Overline: Energy transition
Headline: Europeans Want Decentralized Power Generation and Low Prices

Although a majority of Europeans support the energy transition in principle, local opposition to necessary infrastructure projects is on the rise. What could be done to smooth the future growth of renewables in Europe? In a new study, researchers have identified the preferences of citizens in Denmark, Germany, Poland and Portugal. In all four countries, citizens expressed a clear preference for low electricity prices, less dependence on electricity imports, and favour solar power. Crucially, the study revealed that respondents were also willing to compromise and were prepared to accept trade-offs if these enabled them to secure more preferred qualities in the energy system.

Wind energy will be an important part of the future European electricity system.
Wind energy will be an important part of the future European electricity system. Shutterstock/Frame Stock Footage

"We wanted to capture citizens' preferences as realistically as possible and chose a conjoint experiment as our research method, which involves weighing up the options. We refrained from asking people’s opinions on individual aspects such as technologies, location and costs, but rather confronted the respondents with different profile options and then wanted to know how they would decide in each case. This approach acknowledges that people may struggle to provide reliable answers to direct queries regarding a future system they are not familiar with," explains lead author Franziska Mey from the Research Institute For Sustainability – Helmholtz Centre Potsdam. 4,103 people were surveyed in four countries for the study.

Price and share of energy imports matter most 

To identify citizen preferences for different types of renewable power futures, the researchers presented six system attributes known to affect project and policy acceptance for the energy transition: the dominant technology, land requirements, the level of electricity imports into the region, household electricity pricing, expansion of transmission grid capacity and the ownership of energy supply assets (i.e. whether assets are publicly or privately owned). The survey revealed that electricity pricing has by far the greatest impact. 

"The electricity price attribute triggered the largest effects, with reactions to increasing prices being more than twice as strong as reactions to increasing shares of imports. Follow-up questions confirmed this preference and made it clear that our future electricity system needs to be both cost-efficient and socially equitable," says Franziska Mey. A low share of electricity imports ranked second: If citizens could decide, the future electricity system would be decentralized, based on a supply with a high share of rooftop solar energy, community-owned, and would not significantly rely on imports. When it came to the choice of technology – which ranked third as a priority – respondents preferred solar over wind power, with rooftop solar systems gaining the highest approval.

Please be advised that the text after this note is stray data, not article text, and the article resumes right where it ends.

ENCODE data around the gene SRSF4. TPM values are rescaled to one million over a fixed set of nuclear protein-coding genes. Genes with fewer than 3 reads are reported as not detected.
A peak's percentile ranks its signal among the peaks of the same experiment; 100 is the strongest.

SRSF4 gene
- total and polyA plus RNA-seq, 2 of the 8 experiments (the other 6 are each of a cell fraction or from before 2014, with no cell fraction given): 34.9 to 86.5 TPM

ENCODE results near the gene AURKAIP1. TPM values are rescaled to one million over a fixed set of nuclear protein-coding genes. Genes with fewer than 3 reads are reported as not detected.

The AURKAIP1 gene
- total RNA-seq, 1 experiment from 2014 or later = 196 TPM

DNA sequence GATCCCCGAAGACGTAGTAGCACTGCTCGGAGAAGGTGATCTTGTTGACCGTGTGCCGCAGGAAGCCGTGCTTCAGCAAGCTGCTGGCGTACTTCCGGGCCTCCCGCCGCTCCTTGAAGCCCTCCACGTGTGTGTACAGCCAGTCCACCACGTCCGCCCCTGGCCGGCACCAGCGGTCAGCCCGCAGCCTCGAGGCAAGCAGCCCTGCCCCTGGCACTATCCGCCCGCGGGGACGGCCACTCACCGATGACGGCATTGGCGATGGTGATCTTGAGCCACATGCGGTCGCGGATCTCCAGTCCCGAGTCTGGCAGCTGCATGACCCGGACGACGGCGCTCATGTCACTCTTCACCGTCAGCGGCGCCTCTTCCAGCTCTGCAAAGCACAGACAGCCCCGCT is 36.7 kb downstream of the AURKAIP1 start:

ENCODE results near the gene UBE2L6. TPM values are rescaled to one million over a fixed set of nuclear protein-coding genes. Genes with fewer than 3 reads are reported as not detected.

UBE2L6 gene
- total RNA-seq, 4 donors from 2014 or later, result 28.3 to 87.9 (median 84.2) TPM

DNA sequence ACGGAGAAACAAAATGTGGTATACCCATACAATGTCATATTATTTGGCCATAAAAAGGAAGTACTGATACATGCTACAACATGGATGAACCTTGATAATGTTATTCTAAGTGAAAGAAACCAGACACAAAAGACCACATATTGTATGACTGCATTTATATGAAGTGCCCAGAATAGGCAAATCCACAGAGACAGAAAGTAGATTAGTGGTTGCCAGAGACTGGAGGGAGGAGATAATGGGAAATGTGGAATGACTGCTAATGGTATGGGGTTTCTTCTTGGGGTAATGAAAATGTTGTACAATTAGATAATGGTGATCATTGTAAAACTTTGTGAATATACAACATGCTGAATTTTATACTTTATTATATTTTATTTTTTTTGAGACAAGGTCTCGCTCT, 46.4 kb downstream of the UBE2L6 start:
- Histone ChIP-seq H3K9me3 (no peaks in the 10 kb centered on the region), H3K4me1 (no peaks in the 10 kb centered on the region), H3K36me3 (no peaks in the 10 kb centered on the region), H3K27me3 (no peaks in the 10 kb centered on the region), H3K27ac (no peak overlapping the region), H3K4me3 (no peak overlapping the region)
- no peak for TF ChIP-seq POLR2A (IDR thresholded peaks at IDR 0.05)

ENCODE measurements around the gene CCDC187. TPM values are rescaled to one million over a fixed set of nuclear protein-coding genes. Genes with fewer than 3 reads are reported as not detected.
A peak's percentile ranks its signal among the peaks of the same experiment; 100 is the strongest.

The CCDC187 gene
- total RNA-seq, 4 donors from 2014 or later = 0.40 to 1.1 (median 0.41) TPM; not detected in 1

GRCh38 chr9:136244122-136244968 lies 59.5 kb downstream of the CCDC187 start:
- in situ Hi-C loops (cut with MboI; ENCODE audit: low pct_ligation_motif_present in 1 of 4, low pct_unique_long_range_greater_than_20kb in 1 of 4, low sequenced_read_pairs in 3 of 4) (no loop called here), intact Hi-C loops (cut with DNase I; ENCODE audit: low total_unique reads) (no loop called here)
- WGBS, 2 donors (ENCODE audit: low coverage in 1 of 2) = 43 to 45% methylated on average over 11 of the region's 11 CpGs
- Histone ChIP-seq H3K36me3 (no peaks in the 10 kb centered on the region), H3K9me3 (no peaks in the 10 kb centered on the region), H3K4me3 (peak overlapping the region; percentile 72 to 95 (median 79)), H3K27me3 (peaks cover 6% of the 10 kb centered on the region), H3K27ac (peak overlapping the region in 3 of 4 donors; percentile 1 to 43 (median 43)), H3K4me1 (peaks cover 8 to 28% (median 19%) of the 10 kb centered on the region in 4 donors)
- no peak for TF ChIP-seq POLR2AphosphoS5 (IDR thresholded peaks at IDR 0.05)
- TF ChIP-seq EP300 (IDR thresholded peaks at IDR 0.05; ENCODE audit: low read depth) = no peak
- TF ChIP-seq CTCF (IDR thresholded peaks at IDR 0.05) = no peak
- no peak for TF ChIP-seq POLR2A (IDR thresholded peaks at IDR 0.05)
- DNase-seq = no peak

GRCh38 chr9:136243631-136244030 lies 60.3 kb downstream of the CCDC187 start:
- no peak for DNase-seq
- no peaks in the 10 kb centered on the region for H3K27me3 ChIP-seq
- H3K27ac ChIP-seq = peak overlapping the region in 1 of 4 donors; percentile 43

In Germany and Denmark, which are similarly advanced in the energy transition, very similar preferences were evident. In Poland and Portugal, the import share was rated as less important. Poland differed particularly in terms of price preferences. This is perhaps due to the comparatively low price of electricity in Poland (€0.15/kWh in 2021; Germany: €0.32/kWh in 2021). 

Citizens' preferences should be accounted for in energy system models 

The findings of this study also show that citizens are willing to make trade-offs. For example, by weighing less preferred aspects such as expanding wind power generation or a high share of imports against lower prices. This makes it possible to develop very different systems with a similar degree of utility.

The findings of this study can be used to improve energy models used to support decision-making on the electricity system of the future. “Today, energy models are often used that focus on technologies and economic aspects but which fail to sufficiently account for social aspects such as citizens' preferences. All too often, people's opinions are surveyed after scenarios have been created. Our research enables the direct integration of citizens' preferences into energy models and thus into the design of scenarios, thereby contributing to a fairer energy transition," says co-author Tim Tröndle (ETH Zurich). As the authors note, opinions change over time and surveys should ideally be conducted at regular intervals.

Franziska Mey, Johan Lilliestam, Ingo Wolf, Tim Tröndle, Visions for our future regional electricity system: Citizen preferences in four EU countries, iScience, 2024, 109269, ISSN 2589-0042,